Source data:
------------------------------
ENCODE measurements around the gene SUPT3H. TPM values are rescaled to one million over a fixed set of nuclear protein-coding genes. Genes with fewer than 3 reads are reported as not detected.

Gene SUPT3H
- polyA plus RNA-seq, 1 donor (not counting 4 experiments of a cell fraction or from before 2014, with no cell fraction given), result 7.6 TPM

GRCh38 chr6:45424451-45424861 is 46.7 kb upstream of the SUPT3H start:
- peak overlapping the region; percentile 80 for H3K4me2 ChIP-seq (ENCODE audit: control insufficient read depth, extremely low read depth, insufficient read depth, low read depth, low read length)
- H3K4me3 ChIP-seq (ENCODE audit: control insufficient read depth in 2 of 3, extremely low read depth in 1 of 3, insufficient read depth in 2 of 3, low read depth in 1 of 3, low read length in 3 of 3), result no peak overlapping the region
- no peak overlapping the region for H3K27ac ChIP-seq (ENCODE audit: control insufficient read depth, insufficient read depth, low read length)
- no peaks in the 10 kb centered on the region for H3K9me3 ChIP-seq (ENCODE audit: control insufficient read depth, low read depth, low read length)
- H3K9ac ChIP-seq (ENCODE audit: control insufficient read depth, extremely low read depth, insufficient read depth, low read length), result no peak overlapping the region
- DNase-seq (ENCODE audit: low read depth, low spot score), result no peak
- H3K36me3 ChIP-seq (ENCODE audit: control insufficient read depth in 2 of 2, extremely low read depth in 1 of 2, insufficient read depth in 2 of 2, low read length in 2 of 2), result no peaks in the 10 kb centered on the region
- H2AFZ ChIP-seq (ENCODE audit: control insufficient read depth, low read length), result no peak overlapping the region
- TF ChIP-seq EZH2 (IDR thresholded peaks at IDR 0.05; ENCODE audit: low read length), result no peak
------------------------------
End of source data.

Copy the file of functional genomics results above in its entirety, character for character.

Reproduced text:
ENCODE measurements around the gene SUPT3H. TPM values are rescaled to one million over a fixed set of nuclear protein-coding genes. Genes with fewer than 3 reads are reported as not detected.

Gene SUPT3H
- polyA plus RNA-seq, 1 donor (not counting 4 experiments of a cell fraction or from before 2014, with no cell fraction given), result 7.6 TPM

GRCh38 chr6:45424451-45424861 is 46.7 kb upstream of the SUPT3H start:
- peak overlapping the region; percentile 80 for H3K4me2 ChIP-seq (ENCODE audit: control insufficient read depth, extremely low read depth, insufficient read depth, low read depth, low read length)
- H3K4me3 ChIP-seq (ENCODE audit: control insufficient read depth in 2 of 3, extremely low read depth in 1 of 3, insufficient read depth in 2 of 3, low read depth in 1 of 3, low read length in 3 of 3), result no peak overlapping the region
- no peak overlapping the region for H3K27ac ChIP-seq (ENCODE audit: control insufficient read depth, insufficient read depth, low read length)
- no peaks in the 10 kb centered on the region for H3K9me3 ChIP-seq (ENCODE audit: control insufficient read depth, low read depth, low read length)
- H3K9ac ChIP-seq (ENCODE audit: control insufficient read depth, extremely low read depth, insufficient read depth, low read length), result no peak overlapping the region
- DNase-seq (ENCODE audit: low read depth, low spot score), result no peak
- H3K36me3 ChIP-seq (ENCODE audit: control insufficient read depth in 2 of 2, extremely low read depth in 1 of 2, insufficient read depth in 2 of 2, low read length in 2 of 2), result no peaks in the 10 kb centered on the region
- H2AFZ ChIP-seq (ENCODE audit: control insufficient read depth, low read length), result no peak overlapping the region
- TF ChIP-seq EZH2 (IDR thresholded peaks at IDR 0.05; ENCODE audit: low read length), result no peak